New York makes disorderly conduct a crime. Generally, disorderly conduct laws criminalize behavior that is likely to upset, anger, or annoy others. New York's disorderly conduct statute prohibits several behaviors, such as fighting, disrupting a meeting, or blocking traffic. The state also criminalizes similar behaviors, like disrupting a religious service, loitering, public intoxication, and riots.
Under New York's law, a person can face charges for disorderly conduct by engaging in certain types of behavior with the intent of causing public inconvenience, annoyance, or alarm, or recklessly creating a risk of doing so.
Behavior that falls under disorderly conduct includes:
For example, getting into a loud argument with a friend on the streets of an otherwise quiet residential neighborhood in the early morning hours could be considered disorderly conduct. Peaceful picketing does not constitute disorderly conduct, but picketers who use obscenities or engage in threatening conduct could be arrested for disorderly conduct.
Disorderly conduct constitutes a violation. Although violations are not technically "crimes" in the sense that they do not go on a person's criminal record, they still can carry criminal penalties. A person guilty of disorderly conduct faces up to 15 days in jail, a $250 fine, and community service hours.
New York also makes it a crime to disrupt a religious or funeral service, loiter, engage in a riot or unlawful assembly, and be intoxicated in public. These acts of disturbing the peace carry penalties ranging from a violation to a class A misdemeanor.
A person commits a class A misdemeanor by disturbing or otherwise making unreasonable noise at or within 300 feet of a religious, funeral, burial, or memorial service. This offense is punishable by up to 364 days in jail and a $1,000 fine.
New York law criminalizes loitering. An offender is guilty of loitering when they hang out in a public place without good reason to be there. Loitering under the following circumstances is against the law:
Loitering to unlawfully use or possess a controlled substance constitutes a class B misdemeanor, which carries penalties of up to three months in jail and a $500 fine. Otherwise, loitering is also a violation.
Although public alcohol intoxication is not a crime in New York, police can take a person who is drunk in public into protective custody.
It is a crime, however, for a person to be under the influence of narcotics or drugs in public to the degree they may endanger themselves or other people or property or annoy persons in their vicinity. Such an offense is a violation.
A person commits the crime of riot under New York law by engaging in violent conduct with four or more other people and creating a risk of public alarm. An offender who urges 10 or more people to engage in a riot is guilty of inciting to riot.
Riot and inciting to riot constitute class A misdemeanors and subject a guilty defendant to up to 364 days in jail and a $1,000 fine. Riot is punished more severely if 11 or more people riot and cause injury or substantial property damage. This unlawful conduct is a class E felony, which carries penalties of up to four years' imprisonment and a $5,000 fine.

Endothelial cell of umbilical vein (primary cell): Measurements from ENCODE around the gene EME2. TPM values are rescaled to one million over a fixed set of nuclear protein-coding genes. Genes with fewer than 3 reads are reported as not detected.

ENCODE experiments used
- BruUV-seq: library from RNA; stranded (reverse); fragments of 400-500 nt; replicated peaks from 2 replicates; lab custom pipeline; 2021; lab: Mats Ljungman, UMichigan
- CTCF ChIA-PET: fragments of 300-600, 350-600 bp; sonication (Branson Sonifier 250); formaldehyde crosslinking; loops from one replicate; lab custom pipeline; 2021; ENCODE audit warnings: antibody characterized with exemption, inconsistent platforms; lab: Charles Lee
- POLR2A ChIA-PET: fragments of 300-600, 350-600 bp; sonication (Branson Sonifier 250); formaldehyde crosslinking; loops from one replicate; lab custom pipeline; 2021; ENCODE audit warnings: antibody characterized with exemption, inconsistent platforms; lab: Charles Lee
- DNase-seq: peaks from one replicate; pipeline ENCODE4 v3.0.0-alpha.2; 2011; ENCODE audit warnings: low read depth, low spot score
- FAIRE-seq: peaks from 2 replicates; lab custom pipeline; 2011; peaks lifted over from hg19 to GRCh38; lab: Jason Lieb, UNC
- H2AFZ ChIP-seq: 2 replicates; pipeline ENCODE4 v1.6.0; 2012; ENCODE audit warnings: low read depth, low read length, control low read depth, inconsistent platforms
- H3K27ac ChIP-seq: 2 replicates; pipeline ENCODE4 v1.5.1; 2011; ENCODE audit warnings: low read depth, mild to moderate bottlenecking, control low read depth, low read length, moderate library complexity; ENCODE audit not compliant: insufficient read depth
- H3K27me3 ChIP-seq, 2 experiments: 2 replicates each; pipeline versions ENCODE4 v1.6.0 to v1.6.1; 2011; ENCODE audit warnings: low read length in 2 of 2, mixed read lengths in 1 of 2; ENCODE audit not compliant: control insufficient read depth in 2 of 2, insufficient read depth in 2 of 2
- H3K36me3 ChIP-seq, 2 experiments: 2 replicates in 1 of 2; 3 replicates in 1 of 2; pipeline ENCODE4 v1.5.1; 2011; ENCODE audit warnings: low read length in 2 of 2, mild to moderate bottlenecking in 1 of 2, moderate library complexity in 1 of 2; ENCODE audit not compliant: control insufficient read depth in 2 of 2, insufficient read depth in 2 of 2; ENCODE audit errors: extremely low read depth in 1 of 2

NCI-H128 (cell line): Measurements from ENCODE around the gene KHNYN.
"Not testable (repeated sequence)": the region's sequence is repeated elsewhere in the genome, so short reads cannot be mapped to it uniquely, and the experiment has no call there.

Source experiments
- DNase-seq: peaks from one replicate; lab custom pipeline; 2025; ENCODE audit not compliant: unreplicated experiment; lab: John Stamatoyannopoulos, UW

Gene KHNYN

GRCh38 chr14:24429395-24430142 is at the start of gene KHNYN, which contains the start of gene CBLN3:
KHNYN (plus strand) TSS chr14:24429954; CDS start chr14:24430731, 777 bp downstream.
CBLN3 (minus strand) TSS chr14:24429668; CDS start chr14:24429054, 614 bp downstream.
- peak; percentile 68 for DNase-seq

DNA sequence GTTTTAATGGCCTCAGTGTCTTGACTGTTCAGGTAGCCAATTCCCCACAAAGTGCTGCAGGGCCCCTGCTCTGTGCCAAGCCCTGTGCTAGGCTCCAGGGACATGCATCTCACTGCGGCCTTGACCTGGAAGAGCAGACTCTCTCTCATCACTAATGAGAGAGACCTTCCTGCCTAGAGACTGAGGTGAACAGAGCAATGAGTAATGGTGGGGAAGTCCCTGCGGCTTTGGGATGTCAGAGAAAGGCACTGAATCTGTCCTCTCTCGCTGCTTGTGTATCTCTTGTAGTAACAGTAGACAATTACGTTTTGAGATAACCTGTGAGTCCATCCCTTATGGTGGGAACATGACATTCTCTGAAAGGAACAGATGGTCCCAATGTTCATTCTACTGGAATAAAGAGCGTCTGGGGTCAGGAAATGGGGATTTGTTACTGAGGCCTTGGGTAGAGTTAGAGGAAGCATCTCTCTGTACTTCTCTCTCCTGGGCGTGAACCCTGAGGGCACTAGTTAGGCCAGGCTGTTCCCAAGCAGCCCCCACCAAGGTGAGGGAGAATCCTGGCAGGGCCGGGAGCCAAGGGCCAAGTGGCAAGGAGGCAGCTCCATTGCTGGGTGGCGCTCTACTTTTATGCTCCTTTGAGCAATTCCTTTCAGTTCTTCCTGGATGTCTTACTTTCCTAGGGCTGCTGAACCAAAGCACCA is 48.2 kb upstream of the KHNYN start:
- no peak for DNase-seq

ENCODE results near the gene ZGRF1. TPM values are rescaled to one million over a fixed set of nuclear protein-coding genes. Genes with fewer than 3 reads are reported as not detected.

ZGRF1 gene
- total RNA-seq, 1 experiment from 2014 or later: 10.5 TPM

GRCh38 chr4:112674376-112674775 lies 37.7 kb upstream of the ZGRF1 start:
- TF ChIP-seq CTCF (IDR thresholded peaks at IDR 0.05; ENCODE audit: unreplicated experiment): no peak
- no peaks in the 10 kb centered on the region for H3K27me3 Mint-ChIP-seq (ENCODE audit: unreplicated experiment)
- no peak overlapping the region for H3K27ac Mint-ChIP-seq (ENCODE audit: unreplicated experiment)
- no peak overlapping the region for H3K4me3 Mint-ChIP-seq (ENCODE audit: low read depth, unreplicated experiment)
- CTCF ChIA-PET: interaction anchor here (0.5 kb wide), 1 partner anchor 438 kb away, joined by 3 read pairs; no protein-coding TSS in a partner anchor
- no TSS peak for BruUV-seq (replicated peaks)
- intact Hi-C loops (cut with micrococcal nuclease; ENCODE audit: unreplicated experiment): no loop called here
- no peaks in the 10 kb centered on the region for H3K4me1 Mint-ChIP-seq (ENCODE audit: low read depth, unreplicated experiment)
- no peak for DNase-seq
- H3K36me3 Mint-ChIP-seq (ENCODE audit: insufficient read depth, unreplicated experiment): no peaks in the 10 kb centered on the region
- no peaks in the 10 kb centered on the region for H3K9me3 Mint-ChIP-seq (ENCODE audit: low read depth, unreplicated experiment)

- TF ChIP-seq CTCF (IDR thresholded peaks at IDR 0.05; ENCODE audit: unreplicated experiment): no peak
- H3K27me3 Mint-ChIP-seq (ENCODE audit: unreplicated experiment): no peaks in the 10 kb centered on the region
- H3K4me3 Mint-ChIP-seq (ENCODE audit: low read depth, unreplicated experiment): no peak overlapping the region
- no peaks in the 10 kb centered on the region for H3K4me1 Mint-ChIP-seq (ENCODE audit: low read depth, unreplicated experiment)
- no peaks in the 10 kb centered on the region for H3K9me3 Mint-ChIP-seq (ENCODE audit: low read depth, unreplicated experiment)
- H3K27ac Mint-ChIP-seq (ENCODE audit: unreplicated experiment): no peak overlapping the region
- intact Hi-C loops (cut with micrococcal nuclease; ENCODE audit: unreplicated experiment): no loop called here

An unlawful assembly is a meeting of five or more people for the purpose of engaging in or preparing for a riot. Unlawful assembly is a class B misdemeanor, punishable by up to three months in jail and a $500 fine.
Possible defenses to disorderly conduct and related charges include constitutional challenges, statutory defenses, and failure of proof.
Common constitutional challenges in disorderly conduct cases include First and Second Amendment violations. Disorderly conduct charges based on speech, gestures, or displays could be challenged as a free speech violation if police arrest protestors or others whose actions don't rise to the level of inciting a breach of the peace.
New York law provides for several affirmative defenses in criminal cases, including coercion, justification, and mental illness.
Finally, like all crimes, a common defense strategy is poking holes in the prosecution's case. The judge or jury must find the defendant not guilty if the prosecution doesn't prove every element of an offense beyond a reasonable doubt.
Although disorderly conduct and similar crimes carry relatively minor penalties, any criminal conviction can have lasting negative consequences. If you are facing a charge of disorderly conduct or a related offense, contact an experienced criminal defense attorney who regularly practices in your area. Numerous defenses may apply to disorderly conduct charges, and a qualified lawyer can evaluate the strength of the prosecution's case against you and help develop any defenses that might apply to your case. A lawyer can often negotiate with the prosecutor for a lesser charge or a reduction in penalties and will know how prosecutors and judges typically handle cases like yours.
(N.Y. Penal Law §§ 30.05, 35.15, 40.00, 55.10, 70.00, 70.15, 80.00, 80.05, 240.00, 240.05, 240.06, 240.08, 240.10, 240.20, 240.21, 240.35, 240.36, 240.40 (2023).)